District 3 City Council candidate Adam Steiner
District 3 is Precincts 4 and 7
Editor’s Note: If a question is blank, the candidate did not answer it.
Occupation: Technology Integration Specialist for the Holliston Public Schools
Years lived in Framingham: 38
Family (optional): wife, Kerry Dunne, and two children in Framingham Public Schools
Municipal experience: Campaign assistant for state Rep. Barbara Gray; intern for U.S. Rep. Joseph Kennedy II; congressional aide for U.S. Rep. Marty Meehan; Framingham Town Meeting member for five years
Volunteerism: Founder and moderator of the Framingham Government and Community Chat Facebook group; board member of the Massachusetts Council for Exceptional Children; steering committee of the First United community garden
In less than 100 words, why should someone vote you to represent them as a City Councilor?
As a lifelong resident and 5 year town meeting member, I know Framingham and what makes Framingham a special place and I know the issues we’re facing. However, I can also bring new ideas and a fresh perspective to our first city council. Specifically, I will focus on strong collaboration, communication, and innovation. I am the right person to respect our past accomplishments, but also help move us forward with new ideas.
In less than 100 words, describe your district: District 3 represents Framingham’s geographic diversity perfectly from the farms of the Northwest to the thriving businesses and history in Framingham Centre, from the neighborhoods all around our district to Callahan State Park. We also have demographic diversity in terms of age and family and income, all of which make district 3 a truly unique section of Framingham.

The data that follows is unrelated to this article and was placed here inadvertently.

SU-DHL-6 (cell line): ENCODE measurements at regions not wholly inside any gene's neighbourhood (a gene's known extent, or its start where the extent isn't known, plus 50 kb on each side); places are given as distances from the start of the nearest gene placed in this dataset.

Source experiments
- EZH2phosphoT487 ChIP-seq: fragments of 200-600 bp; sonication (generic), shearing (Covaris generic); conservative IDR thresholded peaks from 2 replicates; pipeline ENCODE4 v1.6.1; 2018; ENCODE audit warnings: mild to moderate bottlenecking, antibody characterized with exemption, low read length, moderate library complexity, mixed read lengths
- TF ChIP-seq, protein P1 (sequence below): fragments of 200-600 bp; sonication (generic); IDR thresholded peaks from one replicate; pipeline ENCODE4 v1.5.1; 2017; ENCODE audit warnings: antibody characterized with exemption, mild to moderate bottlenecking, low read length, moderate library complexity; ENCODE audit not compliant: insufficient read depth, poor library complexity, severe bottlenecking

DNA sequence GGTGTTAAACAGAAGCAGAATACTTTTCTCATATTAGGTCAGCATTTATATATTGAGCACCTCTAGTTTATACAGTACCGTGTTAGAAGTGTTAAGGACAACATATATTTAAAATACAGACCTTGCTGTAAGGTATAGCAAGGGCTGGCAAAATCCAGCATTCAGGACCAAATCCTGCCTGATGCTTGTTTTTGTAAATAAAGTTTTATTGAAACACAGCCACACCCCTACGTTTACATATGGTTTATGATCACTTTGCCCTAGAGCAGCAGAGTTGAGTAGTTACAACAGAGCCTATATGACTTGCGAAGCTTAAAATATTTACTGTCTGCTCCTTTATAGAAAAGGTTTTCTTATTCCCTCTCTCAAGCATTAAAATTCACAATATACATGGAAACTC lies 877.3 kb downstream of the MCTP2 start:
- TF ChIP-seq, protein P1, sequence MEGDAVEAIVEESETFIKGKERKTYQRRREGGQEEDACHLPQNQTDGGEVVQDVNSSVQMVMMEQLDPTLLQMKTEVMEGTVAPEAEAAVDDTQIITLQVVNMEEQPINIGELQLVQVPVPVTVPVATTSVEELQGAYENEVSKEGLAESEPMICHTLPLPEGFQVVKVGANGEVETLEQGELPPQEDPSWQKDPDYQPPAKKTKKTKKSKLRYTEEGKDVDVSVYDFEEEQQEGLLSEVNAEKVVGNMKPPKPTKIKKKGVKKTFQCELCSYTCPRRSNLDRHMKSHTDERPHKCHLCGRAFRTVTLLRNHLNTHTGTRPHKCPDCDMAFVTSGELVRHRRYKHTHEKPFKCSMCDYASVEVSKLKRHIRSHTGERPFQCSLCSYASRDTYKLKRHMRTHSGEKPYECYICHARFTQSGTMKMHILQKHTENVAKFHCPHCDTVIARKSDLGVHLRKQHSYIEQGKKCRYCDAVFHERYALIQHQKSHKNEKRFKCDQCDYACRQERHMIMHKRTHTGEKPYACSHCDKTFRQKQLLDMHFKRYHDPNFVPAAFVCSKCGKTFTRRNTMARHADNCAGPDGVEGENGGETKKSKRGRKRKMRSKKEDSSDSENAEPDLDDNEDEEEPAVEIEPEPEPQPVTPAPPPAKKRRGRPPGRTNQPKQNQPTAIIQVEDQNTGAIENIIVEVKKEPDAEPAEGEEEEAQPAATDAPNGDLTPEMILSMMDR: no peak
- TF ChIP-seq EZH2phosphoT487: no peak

Website or Facebook page link: Steinerforframingham.com and https://www.facebook.com/SteinerforFramingham/
Editor’s Note: Candidates were asked to provide one-word answers only. If there is no answer the candidate did not submit a response.
How much would you vote to increase (or decrease) the tax levy in your first year of office? Depends.
Framingham Centre Common is a part of your district. Is it used too much, not enough, or just right for events? Not enough.
What business is needed in your district? A grocery store.
What amenity is lacking in your district? A splash pad.
Should Framingham become a sanctuary city? Can’t answer this in one word.
Would you support the creation of a dog park in Framingham? Absolutely.
Should the dog park be in your district? Maybe.
Would you support the construction of a splash pad in Framingham? Definitely.
Should the splash pad be in your district? Maybe.
Do you support a split tax rate for businesses and homeowners? Yes.
Would you vote for a debt exclusion override to build a new school in Framingham? Yes.
Do you support Framingham State purchasing the Maynard Building for its new partnership with Danforth Art? Probably.
What is your favorite place in Framingham? (just one): Cushing Park
What is your favorite place in your district? (just one): River’s Edge Greenhouse
Editor’s Note: Candidates were given up to 350 words to answer each question. Answers are copy & pasted into this report.
QUESTION #1: In your opinion, what is the biggest issue facing your district? How would you go about fixing it as a city councilor?
The biggest issue facing Framingham, and district 3 in particular, is the move to a city form of government and the need to elect a mayor and city councilors with the independent thinking skills to insure a successful transition. It is the job of the city council to insure that district interests are not sacrificed in the name of development and short-term increases in revenue. Therefore, every city councilor needs to see the council as an equal branch of our city government that will need to work collaboratively and critically with the mayor.